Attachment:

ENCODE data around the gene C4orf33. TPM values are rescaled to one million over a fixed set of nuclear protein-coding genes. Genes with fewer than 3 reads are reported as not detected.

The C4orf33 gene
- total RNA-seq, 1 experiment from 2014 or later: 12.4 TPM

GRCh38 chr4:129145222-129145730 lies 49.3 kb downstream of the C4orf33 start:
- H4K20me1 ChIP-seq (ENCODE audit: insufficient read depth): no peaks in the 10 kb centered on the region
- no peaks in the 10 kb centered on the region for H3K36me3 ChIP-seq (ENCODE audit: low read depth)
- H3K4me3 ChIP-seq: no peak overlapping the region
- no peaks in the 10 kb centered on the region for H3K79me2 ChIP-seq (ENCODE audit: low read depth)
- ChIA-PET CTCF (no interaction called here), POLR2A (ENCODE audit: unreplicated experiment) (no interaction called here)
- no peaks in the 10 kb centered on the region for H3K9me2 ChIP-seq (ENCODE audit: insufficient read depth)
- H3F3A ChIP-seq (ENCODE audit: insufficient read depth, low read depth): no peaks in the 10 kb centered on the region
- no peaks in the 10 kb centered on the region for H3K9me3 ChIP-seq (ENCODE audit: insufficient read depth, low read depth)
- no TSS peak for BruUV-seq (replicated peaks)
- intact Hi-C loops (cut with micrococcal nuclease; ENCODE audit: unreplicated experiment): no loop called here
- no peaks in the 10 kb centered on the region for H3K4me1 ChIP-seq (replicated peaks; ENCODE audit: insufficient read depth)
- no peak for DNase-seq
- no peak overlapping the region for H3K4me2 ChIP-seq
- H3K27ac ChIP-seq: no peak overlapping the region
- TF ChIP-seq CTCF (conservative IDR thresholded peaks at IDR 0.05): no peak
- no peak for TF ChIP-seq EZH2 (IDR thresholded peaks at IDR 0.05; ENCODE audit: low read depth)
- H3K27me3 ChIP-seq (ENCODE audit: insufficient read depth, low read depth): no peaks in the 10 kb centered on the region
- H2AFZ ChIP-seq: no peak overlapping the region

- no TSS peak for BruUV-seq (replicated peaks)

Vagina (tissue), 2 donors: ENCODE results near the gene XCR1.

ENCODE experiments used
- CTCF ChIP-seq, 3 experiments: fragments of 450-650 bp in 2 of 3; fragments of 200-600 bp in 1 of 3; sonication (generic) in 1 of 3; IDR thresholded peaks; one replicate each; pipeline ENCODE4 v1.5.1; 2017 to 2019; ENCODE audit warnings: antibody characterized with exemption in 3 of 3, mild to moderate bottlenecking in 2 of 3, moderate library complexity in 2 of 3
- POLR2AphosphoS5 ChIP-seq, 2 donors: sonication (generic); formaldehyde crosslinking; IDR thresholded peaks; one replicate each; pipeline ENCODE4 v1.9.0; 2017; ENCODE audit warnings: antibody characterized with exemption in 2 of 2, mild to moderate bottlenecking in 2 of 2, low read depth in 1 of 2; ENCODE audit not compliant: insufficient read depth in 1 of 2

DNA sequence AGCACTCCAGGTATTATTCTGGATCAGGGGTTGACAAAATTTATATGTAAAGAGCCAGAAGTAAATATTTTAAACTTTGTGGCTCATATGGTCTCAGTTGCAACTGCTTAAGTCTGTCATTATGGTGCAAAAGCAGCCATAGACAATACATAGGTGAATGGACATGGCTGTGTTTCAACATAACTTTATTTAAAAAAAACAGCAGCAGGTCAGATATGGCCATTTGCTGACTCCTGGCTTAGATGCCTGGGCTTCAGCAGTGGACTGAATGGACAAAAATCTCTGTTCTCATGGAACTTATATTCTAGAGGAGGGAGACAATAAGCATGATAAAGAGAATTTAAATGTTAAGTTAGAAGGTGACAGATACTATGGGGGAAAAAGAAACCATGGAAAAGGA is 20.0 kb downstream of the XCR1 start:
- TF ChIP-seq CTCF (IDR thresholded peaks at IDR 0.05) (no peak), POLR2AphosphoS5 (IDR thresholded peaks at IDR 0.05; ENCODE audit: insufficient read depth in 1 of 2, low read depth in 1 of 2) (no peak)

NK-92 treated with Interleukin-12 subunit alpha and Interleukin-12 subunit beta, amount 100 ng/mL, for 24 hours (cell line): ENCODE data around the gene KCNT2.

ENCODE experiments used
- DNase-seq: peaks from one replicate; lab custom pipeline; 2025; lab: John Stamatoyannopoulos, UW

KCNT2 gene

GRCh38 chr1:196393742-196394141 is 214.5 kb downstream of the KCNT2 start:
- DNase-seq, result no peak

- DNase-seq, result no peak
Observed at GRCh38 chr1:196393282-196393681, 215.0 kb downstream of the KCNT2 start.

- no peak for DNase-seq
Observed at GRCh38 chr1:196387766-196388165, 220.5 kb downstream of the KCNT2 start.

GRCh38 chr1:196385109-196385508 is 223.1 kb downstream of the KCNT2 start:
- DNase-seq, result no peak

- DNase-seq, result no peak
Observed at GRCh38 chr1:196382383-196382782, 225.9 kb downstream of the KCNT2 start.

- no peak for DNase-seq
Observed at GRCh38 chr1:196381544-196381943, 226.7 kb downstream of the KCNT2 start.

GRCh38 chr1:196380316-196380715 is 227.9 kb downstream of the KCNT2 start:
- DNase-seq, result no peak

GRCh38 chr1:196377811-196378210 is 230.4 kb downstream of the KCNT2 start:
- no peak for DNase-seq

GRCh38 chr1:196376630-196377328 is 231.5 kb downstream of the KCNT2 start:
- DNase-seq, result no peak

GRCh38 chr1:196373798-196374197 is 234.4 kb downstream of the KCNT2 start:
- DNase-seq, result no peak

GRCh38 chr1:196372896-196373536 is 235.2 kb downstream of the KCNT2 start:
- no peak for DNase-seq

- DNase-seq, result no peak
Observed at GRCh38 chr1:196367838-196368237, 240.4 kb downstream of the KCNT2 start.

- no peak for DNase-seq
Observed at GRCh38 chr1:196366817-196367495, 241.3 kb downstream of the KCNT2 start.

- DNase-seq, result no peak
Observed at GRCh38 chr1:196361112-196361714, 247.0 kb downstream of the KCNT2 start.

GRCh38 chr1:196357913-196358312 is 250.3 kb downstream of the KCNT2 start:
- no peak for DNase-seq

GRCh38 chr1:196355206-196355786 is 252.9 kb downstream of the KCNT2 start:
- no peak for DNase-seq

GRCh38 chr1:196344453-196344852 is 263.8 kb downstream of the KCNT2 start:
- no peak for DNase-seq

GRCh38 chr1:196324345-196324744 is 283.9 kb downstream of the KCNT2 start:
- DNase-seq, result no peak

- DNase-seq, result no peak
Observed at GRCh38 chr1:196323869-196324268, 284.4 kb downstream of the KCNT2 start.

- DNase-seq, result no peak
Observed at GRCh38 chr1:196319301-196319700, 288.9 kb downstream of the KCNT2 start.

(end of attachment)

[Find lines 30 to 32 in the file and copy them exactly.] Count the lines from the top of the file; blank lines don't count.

NK-92 treated with Interleukin-12 subunit alpha and Interleukin-12 subunit beta, amount 100 ng/mL, for 24 hours (cell line): ENCODE data around the gene KCNT2.

ENCODE experiments used
- DNase-seq: peaks from one replicate; lab custom pipeline; 2025; lab: John Stamatoyannopoulos, UW